Michigan Open Meetings Act

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The Michigan Open Meetings Act legislates the methods by which public meetings are conducted. Act 267 of 1976 defines the law.

Relevant legal cases

See also: Court cases with an impact on state FOIA

Here is a list of open meetings lawsuits in Michigan. For more information go the page or go to Michigan sunshine lawsuits.
(The cases are listed alphabetically. To order them by year please click the icon to the right of the Year heading)

Lawsuit Year
Federated Publications, Inc. v. Board of Trustees of Michigan State University 1999

Proposed open meetings legislation


See also Proposed transparency legislation, Open meetings legislation

We do not currently have any legislation for Michigan in 2010.

Statement of purpose

The statement of purpose of the Open Meetings Act states,
"An act to require certain meetings of certain public bodies to be open to the public; to require notice and the keeping of minutes of meetings; to provide for enforcement; to provide for invalidation of governmental decisions under certain circumstances; to provide penalties; and to repeal certain acts and parts of acts."[1]

Which government meetings are open to the public?

The law states that meetings are any gathering of a quorum of a public body with the intention of deliberating or deciding on public matters.[1]

What government bodies are subject to the laws?

The act defines government body as all state and local bodies which were created by the state constitution, statute, charter, ordinance, resolution, or rule and which exercise government authority or function.[1]

Notable exemptions to the definition of public body include:

  • Social or chance gatherings
  • Veteran's Trust Fund Board
  • The following boards are exempt when deliberating a case:
  • Worker's Compensation Appeal Board
  • Employment Security Board of Review
  • State Tenure Commission
  • Arbitrator panels
  • Michigan Public Service Commission
  • Insurance associations[1]

==== Legislature====


The legislature falls under the definition of public body found at Michigan CodeAct 267 of 1976, 15.262 and is subject to the Michigan Open Meetings Act.

==== Legislature====


The legislature falls under the definition of public body found at North Carolina Law 132-1 and is subject to the North Carolina Public Records Law.

Notice requirements

Public bodies are required to post notice of all meetings at their main office. Regularly scheduled meetings are to be posted within 10 days of the first meeting of the year, at which the meeting times are to be established. If one of these regular meetings is changed, then the public body must post notice of this within 3 days of deciding to change the meeting time. Notice must be posted 18 hours before a changed regular meeting, 6 hours before a conference committee meeting and 1 hour before a second conference committee meeting. A public body may reconvene a meeting within 36 hours of original meeting without posting notice. Emergency meetings may be held to protect life or property interests, if 2/3 of the body deem it necessary.[1]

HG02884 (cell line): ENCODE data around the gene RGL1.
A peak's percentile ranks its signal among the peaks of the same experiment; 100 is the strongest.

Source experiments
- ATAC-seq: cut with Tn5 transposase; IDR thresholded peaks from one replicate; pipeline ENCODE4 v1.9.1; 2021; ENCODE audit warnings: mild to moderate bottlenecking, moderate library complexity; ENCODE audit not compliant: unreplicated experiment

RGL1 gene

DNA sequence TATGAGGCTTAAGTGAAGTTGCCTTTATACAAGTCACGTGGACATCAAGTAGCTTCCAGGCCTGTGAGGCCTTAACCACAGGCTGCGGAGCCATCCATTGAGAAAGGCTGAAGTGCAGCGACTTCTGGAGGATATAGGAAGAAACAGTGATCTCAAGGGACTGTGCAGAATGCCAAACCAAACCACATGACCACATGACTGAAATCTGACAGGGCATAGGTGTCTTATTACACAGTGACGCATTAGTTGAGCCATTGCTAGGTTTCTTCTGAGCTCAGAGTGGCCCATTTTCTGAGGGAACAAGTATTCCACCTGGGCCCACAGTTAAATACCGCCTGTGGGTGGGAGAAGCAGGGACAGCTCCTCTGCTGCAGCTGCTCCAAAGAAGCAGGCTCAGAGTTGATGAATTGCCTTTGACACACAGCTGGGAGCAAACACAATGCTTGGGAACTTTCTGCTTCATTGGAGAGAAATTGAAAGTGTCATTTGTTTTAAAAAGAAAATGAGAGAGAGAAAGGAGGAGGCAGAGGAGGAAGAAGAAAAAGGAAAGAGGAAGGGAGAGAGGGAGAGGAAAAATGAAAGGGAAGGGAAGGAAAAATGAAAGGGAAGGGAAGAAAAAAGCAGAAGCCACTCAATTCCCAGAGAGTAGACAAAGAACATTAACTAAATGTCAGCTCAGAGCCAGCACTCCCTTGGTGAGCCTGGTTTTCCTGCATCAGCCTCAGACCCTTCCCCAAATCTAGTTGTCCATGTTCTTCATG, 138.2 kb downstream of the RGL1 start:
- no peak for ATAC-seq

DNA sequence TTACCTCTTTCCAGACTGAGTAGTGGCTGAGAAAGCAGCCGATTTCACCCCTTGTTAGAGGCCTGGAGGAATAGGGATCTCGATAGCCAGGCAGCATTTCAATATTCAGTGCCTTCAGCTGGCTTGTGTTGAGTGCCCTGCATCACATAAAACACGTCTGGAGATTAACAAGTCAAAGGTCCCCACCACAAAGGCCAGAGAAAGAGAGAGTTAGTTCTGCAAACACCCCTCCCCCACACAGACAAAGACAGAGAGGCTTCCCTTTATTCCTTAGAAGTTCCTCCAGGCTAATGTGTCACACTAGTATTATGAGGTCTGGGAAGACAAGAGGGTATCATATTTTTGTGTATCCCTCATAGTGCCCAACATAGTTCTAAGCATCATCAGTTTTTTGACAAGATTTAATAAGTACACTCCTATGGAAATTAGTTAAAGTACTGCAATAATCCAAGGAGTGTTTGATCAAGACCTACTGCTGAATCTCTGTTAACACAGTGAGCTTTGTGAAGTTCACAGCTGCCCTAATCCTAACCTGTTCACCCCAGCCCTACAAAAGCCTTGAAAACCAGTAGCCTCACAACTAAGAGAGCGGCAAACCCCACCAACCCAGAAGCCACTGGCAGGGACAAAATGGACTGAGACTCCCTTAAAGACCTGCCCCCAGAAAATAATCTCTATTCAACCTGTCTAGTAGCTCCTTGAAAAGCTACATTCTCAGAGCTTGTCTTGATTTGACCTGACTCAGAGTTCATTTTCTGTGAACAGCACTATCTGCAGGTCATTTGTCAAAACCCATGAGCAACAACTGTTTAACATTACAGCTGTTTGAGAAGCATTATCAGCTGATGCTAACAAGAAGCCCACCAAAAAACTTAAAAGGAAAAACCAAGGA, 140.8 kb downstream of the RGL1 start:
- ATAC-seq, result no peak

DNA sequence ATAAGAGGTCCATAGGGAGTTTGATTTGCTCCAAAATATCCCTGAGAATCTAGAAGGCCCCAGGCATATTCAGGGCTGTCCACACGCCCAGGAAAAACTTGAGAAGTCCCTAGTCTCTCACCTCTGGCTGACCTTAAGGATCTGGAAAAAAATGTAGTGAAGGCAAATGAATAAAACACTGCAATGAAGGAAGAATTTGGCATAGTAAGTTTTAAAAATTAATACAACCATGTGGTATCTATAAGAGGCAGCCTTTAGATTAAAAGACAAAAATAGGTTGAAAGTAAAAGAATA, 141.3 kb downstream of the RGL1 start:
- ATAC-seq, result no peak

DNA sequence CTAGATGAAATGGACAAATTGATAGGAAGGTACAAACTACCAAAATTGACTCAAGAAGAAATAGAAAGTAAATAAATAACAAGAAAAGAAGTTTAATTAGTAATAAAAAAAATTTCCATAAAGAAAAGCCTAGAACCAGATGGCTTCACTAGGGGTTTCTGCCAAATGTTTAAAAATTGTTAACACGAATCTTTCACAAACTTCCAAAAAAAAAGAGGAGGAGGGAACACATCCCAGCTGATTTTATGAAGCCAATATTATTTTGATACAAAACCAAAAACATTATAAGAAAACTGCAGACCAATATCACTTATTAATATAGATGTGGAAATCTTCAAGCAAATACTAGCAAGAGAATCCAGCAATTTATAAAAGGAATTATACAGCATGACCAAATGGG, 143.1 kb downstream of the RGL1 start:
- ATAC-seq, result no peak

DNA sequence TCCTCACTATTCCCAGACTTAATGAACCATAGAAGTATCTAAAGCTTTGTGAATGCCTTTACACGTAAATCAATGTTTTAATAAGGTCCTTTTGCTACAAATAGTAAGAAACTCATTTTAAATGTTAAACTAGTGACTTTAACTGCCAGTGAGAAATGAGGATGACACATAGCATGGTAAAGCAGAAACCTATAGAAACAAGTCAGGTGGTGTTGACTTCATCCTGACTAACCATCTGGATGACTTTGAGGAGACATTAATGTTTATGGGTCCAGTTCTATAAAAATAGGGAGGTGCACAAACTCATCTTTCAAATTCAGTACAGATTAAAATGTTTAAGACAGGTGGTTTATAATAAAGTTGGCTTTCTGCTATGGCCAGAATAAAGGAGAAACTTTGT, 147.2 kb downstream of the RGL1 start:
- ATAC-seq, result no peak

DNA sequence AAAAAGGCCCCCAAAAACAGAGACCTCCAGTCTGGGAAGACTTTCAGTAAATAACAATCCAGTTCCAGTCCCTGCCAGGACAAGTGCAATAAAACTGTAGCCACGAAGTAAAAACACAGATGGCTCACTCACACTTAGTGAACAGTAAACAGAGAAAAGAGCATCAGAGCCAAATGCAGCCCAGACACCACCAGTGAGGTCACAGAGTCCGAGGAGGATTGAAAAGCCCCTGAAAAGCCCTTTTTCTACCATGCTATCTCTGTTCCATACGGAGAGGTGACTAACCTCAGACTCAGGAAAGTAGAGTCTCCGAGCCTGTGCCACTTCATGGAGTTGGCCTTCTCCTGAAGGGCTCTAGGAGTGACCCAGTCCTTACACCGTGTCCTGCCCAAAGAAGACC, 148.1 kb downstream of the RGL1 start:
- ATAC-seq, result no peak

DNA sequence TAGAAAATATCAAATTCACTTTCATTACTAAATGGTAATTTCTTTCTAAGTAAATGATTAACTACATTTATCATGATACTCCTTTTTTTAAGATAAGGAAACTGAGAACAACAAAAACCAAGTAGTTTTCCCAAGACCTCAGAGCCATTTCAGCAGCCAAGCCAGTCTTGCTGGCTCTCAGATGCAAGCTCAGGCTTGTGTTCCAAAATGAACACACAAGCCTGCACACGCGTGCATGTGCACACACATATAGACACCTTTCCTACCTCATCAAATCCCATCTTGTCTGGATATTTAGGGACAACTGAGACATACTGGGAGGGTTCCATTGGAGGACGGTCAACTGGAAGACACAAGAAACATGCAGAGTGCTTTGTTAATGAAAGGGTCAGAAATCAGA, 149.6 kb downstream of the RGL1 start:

Meeting process

Any individual has the right to attend a public meeting and record or broadcast that public meeting. The public body may not require the registration of individuals attending a public meeting. Meetings cannot be held at residential locations unless no alternative is open. Minutes must be taken at both open and closed meetings. Minutes from closed meetings are to be sealed and can be destroyed 1 year and 1 day after the meeting, assuming that no legal action requires them to be maintained. The minutes of open meetings must be available within 8 days after the minutes were taken and official minutes must be available within 5 days of the minutes approval.[1]

Executive sessions

Common executive session exemptions
Personal privacy (including employees)Yes.pngp
Attorney-client privilege/litigationYes.pngp
Security/police information
Purchase or sale of propertyYes.pngp
Union negotiationsYes.pngp
Licensing exams/decisions
Exempt under other lawsYes.pngp

Executive sessions may be called by a 2/3 vote of the public body for the following reasons:

  • discipline and complaints of public employees
  • discipline of a student
  • collective bargaining negotiations
  • purchase or sale of property
  • Attorney-client confidentiality with regard to pending litigation
  • applications
  • single party caucuses of the state legislature
  • to consider records exempt by the Michigan Freedom of Information Act or federal law
  • reviewing applicants for university presidents[1]

If violated

Anyone may file suit if they believe a violation of the open meetings law has occurred. A court may invalidate decisions of the public body if it finds a violation of the law and the suit was filed within 60 days of the release of official minutes and within 30 days regarding matters relating to contracts. The judge may also assess fines of up to $1000 for each violation. For a second violation the court may assess fees of up to $2000. The individual public officials are personally responsible for up to $500 and attorney fees if found intentionally acting in violation of the laws.[1]

See also

External links